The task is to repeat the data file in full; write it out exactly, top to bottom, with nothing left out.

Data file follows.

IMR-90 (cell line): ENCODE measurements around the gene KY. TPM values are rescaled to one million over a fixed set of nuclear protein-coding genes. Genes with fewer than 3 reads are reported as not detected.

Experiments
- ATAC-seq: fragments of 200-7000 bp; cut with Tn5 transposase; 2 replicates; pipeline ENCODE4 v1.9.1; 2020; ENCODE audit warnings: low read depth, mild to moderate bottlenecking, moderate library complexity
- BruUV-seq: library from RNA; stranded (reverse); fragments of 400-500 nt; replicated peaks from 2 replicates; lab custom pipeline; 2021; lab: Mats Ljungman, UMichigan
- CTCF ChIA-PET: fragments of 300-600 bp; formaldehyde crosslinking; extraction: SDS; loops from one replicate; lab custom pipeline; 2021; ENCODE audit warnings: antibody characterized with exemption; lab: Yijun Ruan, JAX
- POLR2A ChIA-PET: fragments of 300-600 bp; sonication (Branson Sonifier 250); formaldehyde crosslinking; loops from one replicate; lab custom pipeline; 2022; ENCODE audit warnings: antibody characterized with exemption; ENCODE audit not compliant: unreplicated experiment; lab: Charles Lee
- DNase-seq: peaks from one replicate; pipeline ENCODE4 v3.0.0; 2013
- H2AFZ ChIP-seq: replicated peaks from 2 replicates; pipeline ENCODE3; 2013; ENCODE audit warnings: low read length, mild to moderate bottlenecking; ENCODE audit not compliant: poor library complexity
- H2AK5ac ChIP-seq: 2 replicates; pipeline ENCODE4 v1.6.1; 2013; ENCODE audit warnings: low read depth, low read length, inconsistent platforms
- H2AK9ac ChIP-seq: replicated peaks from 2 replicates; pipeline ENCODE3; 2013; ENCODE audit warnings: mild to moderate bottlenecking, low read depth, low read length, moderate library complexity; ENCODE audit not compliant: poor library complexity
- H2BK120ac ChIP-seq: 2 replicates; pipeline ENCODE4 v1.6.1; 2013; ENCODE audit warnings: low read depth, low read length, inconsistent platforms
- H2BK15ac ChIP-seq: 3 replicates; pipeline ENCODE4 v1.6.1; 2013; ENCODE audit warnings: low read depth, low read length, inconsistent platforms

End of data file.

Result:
IMR-90 (cell line): ENCODE measurements around the gene KY. TPM values are rescaled to one million over a fixed set of nuclear protein-coding genes. Genes with fewer than 3 reads are reported as not detected.

Experiments
- ATAC-seq: fragments of 200-7000 bp; cut with Tn5 transposase; 2 replicates; pipeline ENCODE4 v1.9.1; 2020; ENCODE audit warnings: low read depth, mild to moderate bottlenecking, moderate library complexity
- BruUV-seq: library from RNA; stranded (reverse); fragments of 400-500 nt; replicated peaks from 2 replicates; lab custom pipeline; 2021; lab: Mats Ljungman, UMichigan
- CTCF ChIA-PET: fragments of 300-600 bp; formaldehyde crosslinking; extraction: SDS; loops from one replicate; lab custom pipeline; 2021; ENCODE audit warnings: antibody characterized with exemption; lab: Yijun Ruan, JAX
- POLR2A ChIA-PET: fragments of 300-600 bp; sonication (Branson Sonifier 250); formaldehyde crosslinking; loops from one replicate; lab custom pipeline; 2022; ENCODE audit warnings: antibody characterized with exemption; ENCODE audit not compliant: unreplicated experiment; lab: Charles Lee
- DNase-seq: peaks from one replicate; pipeline ENCODE4 v3.0.0; 2013
- H2AFZ ChIP-seq: replicated peaks from 2 replicates; pipeline ENCODE3; 2013; ENCODE audit warnings: low read length, mild to moderate bottlenecking; ENCODE audit not compliant: poor library complexity
- H2AK5ac ChIP-seq: 2 replicates; pipeline ENCODE4 v1.6.1; 2013; ENCODE audit warnings: low read depth, low read length, inconsistent platforms
- H2AK9ac ChIP-seq: replicated peaks from 2 replicates; pipeline ENCODE3; 2013; ENCODE audit warnings: mild to moderate bottlenecking, low read depth, low read length, moderate library complexity; ENCODE audit not compliant: poor library complexity
- H2BK120ac ChIP-seq: 2 replicates; pipeline ENCODE4 v1.6.1; 2013; ENCODE audit warnings: low read depth, low read length, inconsistent platforms
- H2BK15ac ChIP-seq: 3 replicates; pipeline ENCODE4 v1.6.1; 2013; ENCODE audit warnings: low read depth, low read length, inconsistent platforms